It’s NHL playoff season, but, even through two nail-biting scoreless periods of Saturday’s Rangers/Devils conference match-up, my head hasn’t exactly been in the game. It’s also been in my Nintendo 3DS.
Handheld systems aren’t widely regarded for their stable of top shelf sports titles, and 2K Play’s portable iteration of genre mash-up Nicktoons MLB doesn’t exactly redefine the experience, but it is a fun title that seems fairly well tailored to the hardware’s design even if it fails to take advantage of many of the system’s most impressive features. Boasting 175 major leaguers and 27 Nicktoons characters – including favorites from older series like Avatar, Invader Zim and even Ren & Stimpy – it’s got a satisfying stable for young sports fans and cartoon lovers alike.
Visually, Nicktoons MLB 3D is nothing special; the graphics are competent, but never mind-blowing. The same can be said for the generic soundtrack and repetitive voiceovers, although the commentary is a little easier to swallow when coming out of the mouths of Spongebob‘s Perch Perkins and Zim‘s Gir.
But lovable characters aside, the title’s greatest success is its accessible, arcade-style controls. You can control where a pitch is thrown via the thumb stick and choose your pitch type via the face buttons: slider (A button), fastball (B button), changeup (X button) or curveball (Y button). Press once to select the pitch and a second time when the power meter reaches the desired level.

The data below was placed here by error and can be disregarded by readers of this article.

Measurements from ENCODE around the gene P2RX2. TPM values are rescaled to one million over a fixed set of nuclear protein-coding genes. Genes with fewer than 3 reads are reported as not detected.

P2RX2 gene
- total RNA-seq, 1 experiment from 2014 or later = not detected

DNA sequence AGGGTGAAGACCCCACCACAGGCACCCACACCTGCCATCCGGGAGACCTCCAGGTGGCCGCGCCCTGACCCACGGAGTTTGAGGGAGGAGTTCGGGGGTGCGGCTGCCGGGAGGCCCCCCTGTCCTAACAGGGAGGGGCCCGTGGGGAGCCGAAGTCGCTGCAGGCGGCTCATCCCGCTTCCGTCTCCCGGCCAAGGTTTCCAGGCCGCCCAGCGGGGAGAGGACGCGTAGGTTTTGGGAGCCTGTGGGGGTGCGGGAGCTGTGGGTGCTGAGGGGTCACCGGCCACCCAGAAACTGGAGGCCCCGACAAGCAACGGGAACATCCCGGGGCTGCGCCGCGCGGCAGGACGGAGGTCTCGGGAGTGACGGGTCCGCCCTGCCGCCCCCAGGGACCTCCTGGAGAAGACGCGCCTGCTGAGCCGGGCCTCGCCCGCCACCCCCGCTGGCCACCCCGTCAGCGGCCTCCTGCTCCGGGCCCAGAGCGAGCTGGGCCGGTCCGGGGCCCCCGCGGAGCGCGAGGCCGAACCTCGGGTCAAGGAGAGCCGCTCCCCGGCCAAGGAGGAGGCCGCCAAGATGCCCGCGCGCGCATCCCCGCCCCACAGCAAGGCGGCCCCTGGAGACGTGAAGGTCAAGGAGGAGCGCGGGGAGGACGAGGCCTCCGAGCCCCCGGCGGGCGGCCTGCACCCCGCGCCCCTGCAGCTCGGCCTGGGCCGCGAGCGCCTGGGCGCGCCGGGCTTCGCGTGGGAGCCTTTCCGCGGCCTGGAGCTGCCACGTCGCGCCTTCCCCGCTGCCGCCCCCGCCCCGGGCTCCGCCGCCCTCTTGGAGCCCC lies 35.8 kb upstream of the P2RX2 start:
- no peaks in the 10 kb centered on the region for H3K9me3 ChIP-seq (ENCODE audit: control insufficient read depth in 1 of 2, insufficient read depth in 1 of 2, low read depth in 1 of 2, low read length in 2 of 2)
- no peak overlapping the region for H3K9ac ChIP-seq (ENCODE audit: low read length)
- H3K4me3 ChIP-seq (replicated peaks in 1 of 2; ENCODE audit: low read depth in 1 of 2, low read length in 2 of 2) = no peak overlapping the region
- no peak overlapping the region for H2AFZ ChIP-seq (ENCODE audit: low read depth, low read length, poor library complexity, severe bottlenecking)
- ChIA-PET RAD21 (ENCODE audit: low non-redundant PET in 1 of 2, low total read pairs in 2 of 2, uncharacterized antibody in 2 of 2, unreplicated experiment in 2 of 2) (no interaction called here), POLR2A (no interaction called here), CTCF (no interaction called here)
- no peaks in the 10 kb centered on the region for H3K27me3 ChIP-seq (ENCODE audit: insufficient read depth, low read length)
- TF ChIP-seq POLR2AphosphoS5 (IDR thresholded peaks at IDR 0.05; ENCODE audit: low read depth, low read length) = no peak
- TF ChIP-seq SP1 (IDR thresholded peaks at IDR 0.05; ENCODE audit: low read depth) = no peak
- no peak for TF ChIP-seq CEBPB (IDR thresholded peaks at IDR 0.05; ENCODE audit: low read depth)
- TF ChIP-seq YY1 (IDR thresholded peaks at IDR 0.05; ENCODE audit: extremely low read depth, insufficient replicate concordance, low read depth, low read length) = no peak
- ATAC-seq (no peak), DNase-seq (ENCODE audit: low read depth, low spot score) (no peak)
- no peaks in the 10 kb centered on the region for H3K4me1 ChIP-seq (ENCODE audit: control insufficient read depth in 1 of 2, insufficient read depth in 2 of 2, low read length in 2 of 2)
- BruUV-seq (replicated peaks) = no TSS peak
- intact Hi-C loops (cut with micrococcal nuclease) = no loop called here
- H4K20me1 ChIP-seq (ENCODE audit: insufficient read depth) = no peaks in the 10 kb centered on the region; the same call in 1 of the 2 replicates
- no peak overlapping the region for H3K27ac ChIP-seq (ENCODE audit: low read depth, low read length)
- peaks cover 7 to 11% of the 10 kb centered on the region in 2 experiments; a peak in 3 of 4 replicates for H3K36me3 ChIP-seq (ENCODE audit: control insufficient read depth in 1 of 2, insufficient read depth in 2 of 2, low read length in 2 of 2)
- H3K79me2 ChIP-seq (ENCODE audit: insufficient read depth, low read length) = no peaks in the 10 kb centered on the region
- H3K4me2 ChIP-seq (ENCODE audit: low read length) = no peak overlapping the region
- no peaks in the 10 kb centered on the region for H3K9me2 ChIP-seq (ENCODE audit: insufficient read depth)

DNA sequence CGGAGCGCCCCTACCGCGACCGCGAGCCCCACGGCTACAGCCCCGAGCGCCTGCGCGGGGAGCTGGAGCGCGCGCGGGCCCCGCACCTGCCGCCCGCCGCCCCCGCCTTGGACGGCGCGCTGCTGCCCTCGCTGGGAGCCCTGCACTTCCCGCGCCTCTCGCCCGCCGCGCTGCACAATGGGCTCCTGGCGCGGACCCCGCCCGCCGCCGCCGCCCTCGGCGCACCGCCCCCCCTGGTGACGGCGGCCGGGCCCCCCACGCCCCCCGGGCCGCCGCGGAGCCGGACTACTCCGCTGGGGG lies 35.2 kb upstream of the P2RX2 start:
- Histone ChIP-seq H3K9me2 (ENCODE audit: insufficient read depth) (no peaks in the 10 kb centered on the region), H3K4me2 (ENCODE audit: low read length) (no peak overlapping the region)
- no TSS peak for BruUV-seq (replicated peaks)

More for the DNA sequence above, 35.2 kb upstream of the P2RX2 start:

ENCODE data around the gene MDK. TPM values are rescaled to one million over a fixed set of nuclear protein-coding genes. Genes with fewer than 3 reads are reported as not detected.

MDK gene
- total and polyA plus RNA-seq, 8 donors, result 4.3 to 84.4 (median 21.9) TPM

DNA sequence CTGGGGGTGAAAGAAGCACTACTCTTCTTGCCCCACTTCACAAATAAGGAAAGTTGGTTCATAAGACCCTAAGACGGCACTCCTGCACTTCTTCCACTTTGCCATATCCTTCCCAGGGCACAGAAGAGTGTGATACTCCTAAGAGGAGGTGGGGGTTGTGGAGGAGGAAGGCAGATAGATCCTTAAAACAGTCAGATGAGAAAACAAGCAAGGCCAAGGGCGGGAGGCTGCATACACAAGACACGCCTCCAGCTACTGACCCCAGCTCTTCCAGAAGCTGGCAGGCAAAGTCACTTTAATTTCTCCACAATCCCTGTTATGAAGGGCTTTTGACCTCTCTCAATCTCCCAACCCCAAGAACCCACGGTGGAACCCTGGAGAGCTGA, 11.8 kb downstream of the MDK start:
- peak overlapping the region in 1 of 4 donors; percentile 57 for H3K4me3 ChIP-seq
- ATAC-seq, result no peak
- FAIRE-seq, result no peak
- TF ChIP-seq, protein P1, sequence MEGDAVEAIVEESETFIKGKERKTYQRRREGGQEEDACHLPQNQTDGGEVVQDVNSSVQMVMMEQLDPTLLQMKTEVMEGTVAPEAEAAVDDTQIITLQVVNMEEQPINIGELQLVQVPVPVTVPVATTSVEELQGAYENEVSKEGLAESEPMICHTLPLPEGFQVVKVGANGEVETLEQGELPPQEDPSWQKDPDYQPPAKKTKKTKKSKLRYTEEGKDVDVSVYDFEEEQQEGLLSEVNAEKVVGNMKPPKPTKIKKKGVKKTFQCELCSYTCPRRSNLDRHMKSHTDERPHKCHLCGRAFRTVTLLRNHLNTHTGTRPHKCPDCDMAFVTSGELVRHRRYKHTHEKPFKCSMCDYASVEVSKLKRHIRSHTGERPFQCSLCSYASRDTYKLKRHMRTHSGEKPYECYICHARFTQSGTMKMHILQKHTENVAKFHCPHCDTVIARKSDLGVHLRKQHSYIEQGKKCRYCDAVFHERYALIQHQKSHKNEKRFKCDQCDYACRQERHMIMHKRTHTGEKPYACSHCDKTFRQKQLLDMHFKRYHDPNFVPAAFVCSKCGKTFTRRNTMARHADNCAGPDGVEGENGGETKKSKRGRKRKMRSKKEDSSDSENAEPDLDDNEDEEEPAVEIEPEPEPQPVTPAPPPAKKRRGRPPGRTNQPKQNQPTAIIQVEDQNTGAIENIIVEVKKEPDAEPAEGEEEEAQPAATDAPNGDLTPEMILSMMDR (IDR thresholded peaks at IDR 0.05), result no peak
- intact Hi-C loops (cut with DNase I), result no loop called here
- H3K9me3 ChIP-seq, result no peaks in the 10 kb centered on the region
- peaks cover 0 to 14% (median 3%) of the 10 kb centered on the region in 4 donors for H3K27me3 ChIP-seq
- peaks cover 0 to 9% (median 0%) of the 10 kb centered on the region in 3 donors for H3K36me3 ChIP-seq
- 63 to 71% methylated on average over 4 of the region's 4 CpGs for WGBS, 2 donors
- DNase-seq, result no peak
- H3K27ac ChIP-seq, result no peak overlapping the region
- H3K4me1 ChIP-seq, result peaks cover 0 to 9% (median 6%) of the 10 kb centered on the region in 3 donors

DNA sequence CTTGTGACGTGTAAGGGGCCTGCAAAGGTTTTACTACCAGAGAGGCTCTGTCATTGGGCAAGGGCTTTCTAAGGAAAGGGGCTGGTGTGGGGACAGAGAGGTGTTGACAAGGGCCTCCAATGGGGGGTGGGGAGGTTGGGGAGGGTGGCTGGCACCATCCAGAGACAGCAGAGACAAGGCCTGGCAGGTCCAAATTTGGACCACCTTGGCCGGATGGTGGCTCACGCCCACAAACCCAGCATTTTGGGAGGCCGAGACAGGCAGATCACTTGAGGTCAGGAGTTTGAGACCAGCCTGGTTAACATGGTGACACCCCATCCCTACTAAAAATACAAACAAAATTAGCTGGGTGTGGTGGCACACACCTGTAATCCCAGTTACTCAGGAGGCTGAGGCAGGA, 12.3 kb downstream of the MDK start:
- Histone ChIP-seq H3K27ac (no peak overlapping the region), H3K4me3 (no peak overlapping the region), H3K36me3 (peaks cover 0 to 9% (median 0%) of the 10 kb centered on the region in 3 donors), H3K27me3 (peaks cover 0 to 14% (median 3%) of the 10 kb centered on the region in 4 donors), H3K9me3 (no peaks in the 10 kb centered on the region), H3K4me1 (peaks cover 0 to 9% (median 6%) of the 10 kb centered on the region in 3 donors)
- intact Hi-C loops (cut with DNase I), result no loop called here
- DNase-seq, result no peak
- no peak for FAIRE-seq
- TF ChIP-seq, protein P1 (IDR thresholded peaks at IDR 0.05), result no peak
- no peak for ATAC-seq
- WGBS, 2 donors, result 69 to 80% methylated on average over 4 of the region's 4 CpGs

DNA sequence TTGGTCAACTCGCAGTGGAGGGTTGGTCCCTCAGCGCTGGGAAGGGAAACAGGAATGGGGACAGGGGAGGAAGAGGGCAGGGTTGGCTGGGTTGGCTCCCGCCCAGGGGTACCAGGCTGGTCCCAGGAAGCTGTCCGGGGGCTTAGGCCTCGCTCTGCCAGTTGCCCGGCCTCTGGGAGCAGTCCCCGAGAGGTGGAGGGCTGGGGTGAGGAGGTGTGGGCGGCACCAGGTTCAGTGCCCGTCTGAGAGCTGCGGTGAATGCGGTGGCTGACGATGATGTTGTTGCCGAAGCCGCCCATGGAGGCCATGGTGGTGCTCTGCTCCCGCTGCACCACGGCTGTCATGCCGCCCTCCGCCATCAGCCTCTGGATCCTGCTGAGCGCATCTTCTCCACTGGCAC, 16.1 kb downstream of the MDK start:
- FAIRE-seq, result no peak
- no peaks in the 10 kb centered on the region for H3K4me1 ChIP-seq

On a hit the control pad moves your fielders and the left trigger toggles control to the closest player. The buttons, which are already arranged in a convenient diamond pattern, make throwing to a base a breeze, and you can use the same method as pitcher (in tandem with the L-trigger) to pick off stealing opponents. The lower touch screen provides a nice overhead view of the field, complete with the current score and stats, which proves helpful as the game-controlled teams tend to steal at every possible opportunity. Batting offers a trio of swing options from the wild power swing to the guaranteed contact of the noble bunt, again mapped to the face buttons. There’s also a Turbo meter that rewards players for exemplary pitching, fielding and batting, and can be toggled on to increase speed and accuracy.